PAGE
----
This section is from the book "Cyclopedia Of Architecture, Carpentry, And Building", by James C. et al. Also available from Amazon: Cyclopedia Of Architecture, Carpentry And Building.
Gas as a fuel has not been used to any great extent for the warming of whole buildings, its application being usually confined to the heating of single rooms. Unlike cooking by gas, a gas fire for heating is not as cheap as a coal fire when kept burning constantly. In other ways it is effective and convenient. It is especially adapted to the warming of small apartments and single rooms where heat is only wanted occasionally and for brief periods of time. In the case of bedrooms, bathrooms or dressing-rooms, a gas fire is preferable to other modes of warming and fully as economical. It may be used on cold winter days as a supplementary source of heat in houses heated by stoves or by furnaces. Again, a gas fire may be used as a substitute for the regular heating apparatus in a house, in the spring or fall, when the fire in the furnace or boiler has not yet been started. It is often employed as the only means for heating smaller bedrooms, guest rooms, bathrooms, and for temporary heating in summer hotels where fires are required only on occasional cold days.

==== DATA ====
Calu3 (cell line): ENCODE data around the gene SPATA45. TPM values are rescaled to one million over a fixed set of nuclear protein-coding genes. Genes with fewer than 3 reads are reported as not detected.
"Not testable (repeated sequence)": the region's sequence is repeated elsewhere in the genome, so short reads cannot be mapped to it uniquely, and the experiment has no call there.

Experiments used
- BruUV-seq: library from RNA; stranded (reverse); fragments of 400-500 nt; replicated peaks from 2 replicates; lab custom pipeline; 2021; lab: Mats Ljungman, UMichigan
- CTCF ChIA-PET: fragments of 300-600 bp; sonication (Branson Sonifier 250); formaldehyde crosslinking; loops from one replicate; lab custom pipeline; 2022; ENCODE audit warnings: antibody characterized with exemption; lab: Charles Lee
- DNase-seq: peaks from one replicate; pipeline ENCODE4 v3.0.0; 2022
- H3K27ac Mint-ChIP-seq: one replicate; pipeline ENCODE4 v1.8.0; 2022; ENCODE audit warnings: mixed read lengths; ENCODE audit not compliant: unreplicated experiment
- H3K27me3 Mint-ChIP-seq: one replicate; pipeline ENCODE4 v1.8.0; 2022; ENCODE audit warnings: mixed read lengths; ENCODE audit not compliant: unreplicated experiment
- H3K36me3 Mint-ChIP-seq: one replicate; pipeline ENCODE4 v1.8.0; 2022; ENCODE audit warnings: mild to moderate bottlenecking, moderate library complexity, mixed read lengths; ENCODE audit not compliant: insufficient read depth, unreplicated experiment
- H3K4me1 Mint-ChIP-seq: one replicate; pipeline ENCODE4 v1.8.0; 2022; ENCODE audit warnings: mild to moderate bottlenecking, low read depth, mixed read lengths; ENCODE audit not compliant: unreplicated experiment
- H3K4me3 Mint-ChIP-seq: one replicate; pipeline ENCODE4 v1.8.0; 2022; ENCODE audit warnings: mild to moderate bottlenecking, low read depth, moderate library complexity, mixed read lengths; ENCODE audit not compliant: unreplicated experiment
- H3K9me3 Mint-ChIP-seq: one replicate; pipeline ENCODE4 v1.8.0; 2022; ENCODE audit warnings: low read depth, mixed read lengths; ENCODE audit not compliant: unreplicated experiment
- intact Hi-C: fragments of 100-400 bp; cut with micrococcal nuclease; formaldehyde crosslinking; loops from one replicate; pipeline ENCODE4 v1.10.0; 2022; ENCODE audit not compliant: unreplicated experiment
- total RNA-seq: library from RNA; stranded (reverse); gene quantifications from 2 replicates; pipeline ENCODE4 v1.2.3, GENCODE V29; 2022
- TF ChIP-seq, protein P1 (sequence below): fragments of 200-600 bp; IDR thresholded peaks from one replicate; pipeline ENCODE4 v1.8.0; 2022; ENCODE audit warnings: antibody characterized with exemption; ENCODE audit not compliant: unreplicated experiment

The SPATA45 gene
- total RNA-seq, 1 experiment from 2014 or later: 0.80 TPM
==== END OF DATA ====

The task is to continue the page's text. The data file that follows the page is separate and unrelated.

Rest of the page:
The most common form of heater is that shown in Fig. 56. This is easily carried from room to room and may be connected with a gas-jet, after first removing the tip, by means of rubber tubing. The heater is simply a large burner surrounded by a sheet-iron jacket or funnel. Another and more powerful form is the gas radiator, shown in Fig. 57. This is arranged with a flue for conducting the products of combustion to the chimney, as shown in the section Fig. 58. Each section of the radiator consists of an outer and an inner tube with the gas flame between the two. This space is connected with the flue, while the air to be heated is drawn up through the inner tube, as shown by the arrows.
Fig. 59 shows an asbestos incandescent grate, and Fig. 60 a grate provided with gas logs made of metal or terra-cotta and asbestos. The gas issues through small openings among the logs, and gives the appearance of an open wood fire.